A/Prof Chou Siaw Meng, Dr Esmond Yeoh, Mr Ng Boon Ho,
A/Prof Lim BH, Dr Alphonsus Chong
School of Mechanical and Production Engineering
National Technological University, Dept of Hand &
Reconstructive Microsurgery, National University Hospital
Mr Esmond SH Yeoh
The effect of corticosteroid injections on tendon has been studied withvarious conflicting results. Injection of tendons often involvedperforation of the tendon substance but no study has been done tostudy this effect ie. if perforations per se weakens the tendon. 3perforations were made each on chicken tendons with 19G, 23G and 27G needles. Only the large 19G needle showed significant effect; with26% of samples failing at the puncture site and showing lower loadsto failure.
The effect of corticosteroid injections on tendon has been studied with various conflicting results. Injection of tendons often involvedperforation of the tendon substance but no study has been done tostudy this effect ie. if perforations per se weakens the tendon.
3 perforations were made each on chicken tendons with 19G, 23G and27G needles. Only the large 19G needle showed significant effect; with26% of samples failing at the puncture site and showing lower loadsto failure. All other groups of needle perforated tendons showed nosignificant difference from control.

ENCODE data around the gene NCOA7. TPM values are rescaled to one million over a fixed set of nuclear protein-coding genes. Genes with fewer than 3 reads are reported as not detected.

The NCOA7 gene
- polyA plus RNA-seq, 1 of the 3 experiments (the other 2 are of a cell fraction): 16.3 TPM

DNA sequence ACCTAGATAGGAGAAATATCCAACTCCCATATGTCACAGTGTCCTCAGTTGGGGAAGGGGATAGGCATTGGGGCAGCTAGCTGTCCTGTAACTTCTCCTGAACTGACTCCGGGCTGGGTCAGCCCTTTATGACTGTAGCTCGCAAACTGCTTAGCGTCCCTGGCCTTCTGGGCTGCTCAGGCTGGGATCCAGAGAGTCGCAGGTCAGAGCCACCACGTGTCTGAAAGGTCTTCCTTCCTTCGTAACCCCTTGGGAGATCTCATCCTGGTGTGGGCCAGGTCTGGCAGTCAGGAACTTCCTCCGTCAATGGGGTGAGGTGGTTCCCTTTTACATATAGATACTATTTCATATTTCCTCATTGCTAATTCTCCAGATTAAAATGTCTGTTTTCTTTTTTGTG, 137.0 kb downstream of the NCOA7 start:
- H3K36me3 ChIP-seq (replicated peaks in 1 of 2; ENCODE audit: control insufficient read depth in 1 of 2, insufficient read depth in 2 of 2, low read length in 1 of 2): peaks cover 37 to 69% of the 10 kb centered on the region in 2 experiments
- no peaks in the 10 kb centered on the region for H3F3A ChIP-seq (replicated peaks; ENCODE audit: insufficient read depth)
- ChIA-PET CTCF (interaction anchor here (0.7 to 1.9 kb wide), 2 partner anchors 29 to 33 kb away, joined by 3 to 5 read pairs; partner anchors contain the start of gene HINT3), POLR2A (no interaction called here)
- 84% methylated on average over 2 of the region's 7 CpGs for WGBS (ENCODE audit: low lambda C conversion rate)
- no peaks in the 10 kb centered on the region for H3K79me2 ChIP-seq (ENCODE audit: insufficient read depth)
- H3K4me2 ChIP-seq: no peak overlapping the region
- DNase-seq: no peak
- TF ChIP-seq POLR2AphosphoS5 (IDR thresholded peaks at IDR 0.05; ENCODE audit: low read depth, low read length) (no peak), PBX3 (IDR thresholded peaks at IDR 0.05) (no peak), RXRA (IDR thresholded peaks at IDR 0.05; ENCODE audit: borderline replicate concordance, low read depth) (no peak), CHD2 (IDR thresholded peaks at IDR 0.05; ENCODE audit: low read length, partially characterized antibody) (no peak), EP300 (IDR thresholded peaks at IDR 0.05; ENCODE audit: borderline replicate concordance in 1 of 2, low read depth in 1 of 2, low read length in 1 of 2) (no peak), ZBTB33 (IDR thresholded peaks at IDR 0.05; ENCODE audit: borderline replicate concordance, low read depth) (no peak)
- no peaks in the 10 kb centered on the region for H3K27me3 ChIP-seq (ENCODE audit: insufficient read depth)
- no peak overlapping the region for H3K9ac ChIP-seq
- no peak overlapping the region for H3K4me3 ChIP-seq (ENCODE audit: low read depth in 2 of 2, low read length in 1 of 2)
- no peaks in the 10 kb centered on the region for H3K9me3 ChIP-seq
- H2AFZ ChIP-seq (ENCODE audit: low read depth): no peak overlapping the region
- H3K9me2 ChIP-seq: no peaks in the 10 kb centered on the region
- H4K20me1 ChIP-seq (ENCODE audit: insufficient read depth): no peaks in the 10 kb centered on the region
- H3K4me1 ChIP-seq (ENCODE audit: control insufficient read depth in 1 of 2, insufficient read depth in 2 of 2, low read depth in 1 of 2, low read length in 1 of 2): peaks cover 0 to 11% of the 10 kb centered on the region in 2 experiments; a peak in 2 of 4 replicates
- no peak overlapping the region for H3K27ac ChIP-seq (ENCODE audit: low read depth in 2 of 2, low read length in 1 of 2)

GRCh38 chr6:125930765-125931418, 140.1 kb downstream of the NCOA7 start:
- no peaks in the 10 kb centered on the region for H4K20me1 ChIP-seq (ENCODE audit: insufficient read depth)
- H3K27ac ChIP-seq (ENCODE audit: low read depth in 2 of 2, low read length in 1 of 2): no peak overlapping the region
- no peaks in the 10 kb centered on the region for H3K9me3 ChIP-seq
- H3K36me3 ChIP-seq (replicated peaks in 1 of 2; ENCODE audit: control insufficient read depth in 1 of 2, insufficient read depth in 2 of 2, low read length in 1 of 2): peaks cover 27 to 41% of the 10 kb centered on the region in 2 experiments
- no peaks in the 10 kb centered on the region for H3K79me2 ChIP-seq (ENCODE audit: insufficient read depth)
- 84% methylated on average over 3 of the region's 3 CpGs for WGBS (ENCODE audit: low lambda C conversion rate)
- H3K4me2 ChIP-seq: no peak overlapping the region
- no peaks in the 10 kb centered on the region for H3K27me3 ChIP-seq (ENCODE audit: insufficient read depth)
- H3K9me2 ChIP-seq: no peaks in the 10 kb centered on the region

Rhomboid Rotational Osteotomy For Metacarpal Malunion
Dr Benjamin Tow Phak Boon, Dr Yong Fok-Chuan,
Dr Teoh Lam-Chuan
Department of Hand Surgery, Singapore General Hospital
Dr Benjamin Tow Phak Boon
Session Fractures of the metacarpals can lead to severe malunion and shortening.
Conventional methods of correction include the technique of opening or closing wedge osteotomy. This procedure results in changes in the length of the bone and may require a second operative site for harvesting autologous bone graft. We present the method rhomboid Paper rotational osteotomy which is a single step procedure which corrects dorsal angulation without changing the length of the bone significantly.
A 20-year-old male with malunion of the 4th and 5th metacarpal shafts, with pain on grasp and weakness, was treated by this technique. Post- Free operatively he had no pain on grasp and improved grip strength.
Continuous Local Anaesthesia In Post-Operative Mobilization
Of The Hand - A Clinical Series
Dr Yeong Pin Peng, Dr CK Low, Ms Chloe Seow,
Prof RWH Pho
Dr Yeong Pin Peng